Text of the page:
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Greece tourism board uncovers $16 million scam

Dec 29, 2012 11:49 am

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One of the few remaining bright spots in Greek economy will now have to deal with this.

— Rafat Ali

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Three Greeks were arrested on suspicion of trying to defraud the national tourism board, police said on Saturday, and the finance ministry is investigating a suspected 12-million-euro hole in the state agency’s books.

Tourism is one of cash-strapped Greece’s few remaining money-spinners and the EOT tourism board is in charge of funding several promotion campaigns and subsidy programs for the industry.

A police statement said a former EOT adviser colluded with at least two accomplices to cash in a forged cheque of 147,000 euros ($194,400) made out to a hotel on the Aegean island of Syros. The three, arrested earlier this week, were put in pre-trial detention after appearing before a prosecutor on Friday.

“They are charged with forming and participating in a criminal organization,” the statement said.

The tourism ministry said it was investigating why an EOT chequebook was handled by the 39-year old adviser, who was not a career EOT official but rather an aide to the board’s outgoing secretary general, who resigned last week.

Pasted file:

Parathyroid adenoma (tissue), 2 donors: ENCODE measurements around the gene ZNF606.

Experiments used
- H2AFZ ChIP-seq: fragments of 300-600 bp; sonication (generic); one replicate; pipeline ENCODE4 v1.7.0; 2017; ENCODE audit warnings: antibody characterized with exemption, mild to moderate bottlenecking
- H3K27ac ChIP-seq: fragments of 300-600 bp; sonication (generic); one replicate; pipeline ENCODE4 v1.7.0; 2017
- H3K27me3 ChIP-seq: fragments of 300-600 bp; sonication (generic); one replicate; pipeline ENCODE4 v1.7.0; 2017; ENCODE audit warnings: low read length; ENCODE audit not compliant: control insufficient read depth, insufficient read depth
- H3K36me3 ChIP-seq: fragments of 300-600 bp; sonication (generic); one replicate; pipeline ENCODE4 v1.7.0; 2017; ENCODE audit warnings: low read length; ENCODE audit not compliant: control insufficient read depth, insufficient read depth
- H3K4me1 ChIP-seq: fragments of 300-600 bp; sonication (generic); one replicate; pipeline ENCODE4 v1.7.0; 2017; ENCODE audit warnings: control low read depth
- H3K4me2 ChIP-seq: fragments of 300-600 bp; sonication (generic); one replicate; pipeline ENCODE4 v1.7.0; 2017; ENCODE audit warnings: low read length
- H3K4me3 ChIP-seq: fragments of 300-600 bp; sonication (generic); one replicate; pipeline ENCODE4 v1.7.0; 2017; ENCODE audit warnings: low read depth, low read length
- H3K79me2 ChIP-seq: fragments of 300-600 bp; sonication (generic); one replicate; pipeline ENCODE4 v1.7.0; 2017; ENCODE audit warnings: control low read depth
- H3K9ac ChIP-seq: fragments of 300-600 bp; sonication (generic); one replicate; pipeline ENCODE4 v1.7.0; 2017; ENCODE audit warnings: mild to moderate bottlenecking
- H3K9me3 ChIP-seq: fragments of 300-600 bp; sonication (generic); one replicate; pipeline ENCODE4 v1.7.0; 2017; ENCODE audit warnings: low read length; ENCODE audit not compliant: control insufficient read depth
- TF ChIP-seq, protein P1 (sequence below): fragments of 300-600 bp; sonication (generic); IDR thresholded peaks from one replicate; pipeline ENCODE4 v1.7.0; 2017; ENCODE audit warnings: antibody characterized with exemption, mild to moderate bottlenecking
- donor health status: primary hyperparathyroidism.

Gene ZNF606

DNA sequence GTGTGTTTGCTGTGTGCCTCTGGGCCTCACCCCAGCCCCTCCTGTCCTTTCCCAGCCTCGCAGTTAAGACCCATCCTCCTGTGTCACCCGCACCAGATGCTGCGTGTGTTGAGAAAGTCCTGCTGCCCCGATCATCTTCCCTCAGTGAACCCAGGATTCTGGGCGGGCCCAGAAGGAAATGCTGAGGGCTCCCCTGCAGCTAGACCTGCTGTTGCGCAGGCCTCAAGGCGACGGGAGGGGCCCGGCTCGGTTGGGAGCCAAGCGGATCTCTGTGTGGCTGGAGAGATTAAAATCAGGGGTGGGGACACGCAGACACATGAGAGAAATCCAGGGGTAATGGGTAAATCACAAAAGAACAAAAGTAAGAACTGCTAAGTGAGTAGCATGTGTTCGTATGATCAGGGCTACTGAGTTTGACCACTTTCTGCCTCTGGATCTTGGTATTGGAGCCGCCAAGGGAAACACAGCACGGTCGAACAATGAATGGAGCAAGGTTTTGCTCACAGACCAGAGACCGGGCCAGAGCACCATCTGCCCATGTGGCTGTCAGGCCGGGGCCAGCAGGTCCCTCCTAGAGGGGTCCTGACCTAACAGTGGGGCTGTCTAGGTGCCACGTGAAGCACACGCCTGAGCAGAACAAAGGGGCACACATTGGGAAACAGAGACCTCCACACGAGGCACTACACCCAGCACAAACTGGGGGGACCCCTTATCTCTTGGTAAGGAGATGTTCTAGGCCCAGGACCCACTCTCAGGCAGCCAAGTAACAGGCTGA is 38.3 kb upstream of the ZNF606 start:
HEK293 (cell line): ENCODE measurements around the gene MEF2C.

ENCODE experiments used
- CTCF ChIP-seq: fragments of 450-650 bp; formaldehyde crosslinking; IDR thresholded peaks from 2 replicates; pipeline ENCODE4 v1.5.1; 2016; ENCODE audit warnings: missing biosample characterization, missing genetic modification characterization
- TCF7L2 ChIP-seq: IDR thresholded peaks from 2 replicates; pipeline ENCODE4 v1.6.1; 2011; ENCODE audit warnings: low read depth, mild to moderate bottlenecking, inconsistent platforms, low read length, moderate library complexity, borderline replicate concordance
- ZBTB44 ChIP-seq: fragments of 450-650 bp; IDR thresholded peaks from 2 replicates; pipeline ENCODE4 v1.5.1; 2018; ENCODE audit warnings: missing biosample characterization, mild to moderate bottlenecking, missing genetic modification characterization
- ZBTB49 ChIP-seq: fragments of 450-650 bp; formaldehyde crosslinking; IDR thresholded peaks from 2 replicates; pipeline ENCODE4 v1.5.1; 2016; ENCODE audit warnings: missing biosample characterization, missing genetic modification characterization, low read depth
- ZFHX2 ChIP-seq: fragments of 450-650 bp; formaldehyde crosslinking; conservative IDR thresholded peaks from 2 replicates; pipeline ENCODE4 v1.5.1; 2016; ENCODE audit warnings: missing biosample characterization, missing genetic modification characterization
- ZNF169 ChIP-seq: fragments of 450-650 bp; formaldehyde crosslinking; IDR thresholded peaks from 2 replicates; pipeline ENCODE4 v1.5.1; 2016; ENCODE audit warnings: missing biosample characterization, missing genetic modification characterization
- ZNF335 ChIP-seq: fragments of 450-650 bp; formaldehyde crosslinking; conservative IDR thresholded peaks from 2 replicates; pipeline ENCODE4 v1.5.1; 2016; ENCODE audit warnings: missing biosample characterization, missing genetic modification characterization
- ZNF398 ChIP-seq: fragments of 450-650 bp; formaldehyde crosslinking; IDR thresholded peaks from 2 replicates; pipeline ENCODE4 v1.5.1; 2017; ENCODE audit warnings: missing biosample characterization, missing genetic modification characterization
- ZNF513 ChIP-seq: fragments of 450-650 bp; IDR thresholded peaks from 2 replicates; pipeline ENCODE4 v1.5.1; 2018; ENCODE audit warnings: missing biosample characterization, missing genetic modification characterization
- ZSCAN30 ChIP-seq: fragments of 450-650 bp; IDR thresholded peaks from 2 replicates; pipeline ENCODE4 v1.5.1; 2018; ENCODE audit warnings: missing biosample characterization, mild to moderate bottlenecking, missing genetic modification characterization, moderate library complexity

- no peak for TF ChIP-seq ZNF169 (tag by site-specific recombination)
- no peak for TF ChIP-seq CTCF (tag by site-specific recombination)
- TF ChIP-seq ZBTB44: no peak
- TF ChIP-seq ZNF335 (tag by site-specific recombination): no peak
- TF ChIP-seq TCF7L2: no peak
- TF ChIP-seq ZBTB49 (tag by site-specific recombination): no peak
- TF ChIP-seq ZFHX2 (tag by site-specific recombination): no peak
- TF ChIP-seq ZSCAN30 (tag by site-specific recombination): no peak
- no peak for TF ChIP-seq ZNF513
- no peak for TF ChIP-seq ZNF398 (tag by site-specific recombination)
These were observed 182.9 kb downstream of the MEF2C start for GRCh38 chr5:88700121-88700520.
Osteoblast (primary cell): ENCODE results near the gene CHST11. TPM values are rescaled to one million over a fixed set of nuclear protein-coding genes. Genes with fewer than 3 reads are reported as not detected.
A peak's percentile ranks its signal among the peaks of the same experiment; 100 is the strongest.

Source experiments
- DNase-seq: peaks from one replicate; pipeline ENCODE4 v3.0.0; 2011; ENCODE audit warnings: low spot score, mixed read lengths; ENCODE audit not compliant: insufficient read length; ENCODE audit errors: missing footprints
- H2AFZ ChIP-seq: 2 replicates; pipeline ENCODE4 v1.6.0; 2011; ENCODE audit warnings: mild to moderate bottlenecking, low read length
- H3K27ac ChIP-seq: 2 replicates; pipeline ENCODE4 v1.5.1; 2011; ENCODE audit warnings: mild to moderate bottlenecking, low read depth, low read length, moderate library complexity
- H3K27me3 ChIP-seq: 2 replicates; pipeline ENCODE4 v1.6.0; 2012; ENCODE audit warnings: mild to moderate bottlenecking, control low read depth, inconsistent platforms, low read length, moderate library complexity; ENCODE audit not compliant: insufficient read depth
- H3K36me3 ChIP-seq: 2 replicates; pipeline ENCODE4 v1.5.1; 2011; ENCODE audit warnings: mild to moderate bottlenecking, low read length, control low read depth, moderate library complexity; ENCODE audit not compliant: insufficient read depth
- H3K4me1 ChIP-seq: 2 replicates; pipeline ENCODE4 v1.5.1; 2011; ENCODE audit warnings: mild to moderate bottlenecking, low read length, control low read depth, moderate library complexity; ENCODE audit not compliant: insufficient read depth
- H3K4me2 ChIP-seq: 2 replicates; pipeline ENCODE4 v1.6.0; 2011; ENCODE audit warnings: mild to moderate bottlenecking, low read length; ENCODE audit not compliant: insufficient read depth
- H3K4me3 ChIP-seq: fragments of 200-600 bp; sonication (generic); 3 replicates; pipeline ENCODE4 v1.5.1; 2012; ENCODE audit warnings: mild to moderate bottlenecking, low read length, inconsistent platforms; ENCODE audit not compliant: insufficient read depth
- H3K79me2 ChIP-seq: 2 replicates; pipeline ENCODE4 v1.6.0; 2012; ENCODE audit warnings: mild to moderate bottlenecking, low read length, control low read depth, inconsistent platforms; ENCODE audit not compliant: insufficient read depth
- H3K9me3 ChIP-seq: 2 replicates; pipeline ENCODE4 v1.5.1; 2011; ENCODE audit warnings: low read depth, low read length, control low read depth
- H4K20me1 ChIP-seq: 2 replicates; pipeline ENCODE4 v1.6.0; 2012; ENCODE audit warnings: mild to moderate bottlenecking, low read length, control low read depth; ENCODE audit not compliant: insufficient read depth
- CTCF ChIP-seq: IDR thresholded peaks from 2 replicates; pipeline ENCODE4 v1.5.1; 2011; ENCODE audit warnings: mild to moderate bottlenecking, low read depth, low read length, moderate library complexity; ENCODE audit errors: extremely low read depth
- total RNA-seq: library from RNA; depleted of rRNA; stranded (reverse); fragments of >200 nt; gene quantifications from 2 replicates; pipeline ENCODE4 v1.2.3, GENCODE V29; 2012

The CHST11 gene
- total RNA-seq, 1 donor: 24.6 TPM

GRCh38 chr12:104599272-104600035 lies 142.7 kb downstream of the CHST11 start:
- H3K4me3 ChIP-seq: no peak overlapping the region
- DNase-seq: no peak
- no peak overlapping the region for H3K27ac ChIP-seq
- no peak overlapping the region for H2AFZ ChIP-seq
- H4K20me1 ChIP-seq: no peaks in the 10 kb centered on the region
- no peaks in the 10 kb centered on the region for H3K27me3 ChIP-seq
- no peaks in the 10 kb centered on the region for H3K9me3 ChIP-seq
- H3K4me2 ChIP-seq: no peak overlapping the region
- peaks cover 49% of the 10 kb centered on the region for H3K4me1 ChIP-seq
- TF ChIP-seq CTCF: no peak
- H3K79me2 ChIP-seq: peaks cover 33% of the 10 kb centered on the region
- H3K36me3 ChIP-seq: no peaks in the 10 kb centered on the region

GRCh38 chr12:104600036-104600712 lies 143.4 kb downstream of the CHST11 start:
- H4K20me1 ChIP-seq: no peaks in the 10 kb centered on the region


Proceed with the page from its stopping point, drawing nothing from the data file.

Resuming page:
Separately, the finance ministry appointed on Thursday a team to investigate what the EOT’s new secretary general has called “accounting irregularities” of 12 million euros in the EOT’s books.

Cronyism, political meddling and lack of accountability are central causes for the endemic corruption that has bedeviled Greece, leading to fiscal profligacy, financial crisis and an international bailout in 2010.

Greece ranked last among the 27 European Union countries in a global corruption index compiled by anti-graft group Transparency International earlier this year.

The country’s governing coalition, which took power in June, has pledged to crack down on corruption, which infuriates citizens who have seen their wages cut and taxes increased as part of its 240-billion euro bailout.

(Reporting by Harry Papachristou; Editing by Mark Heinrich)

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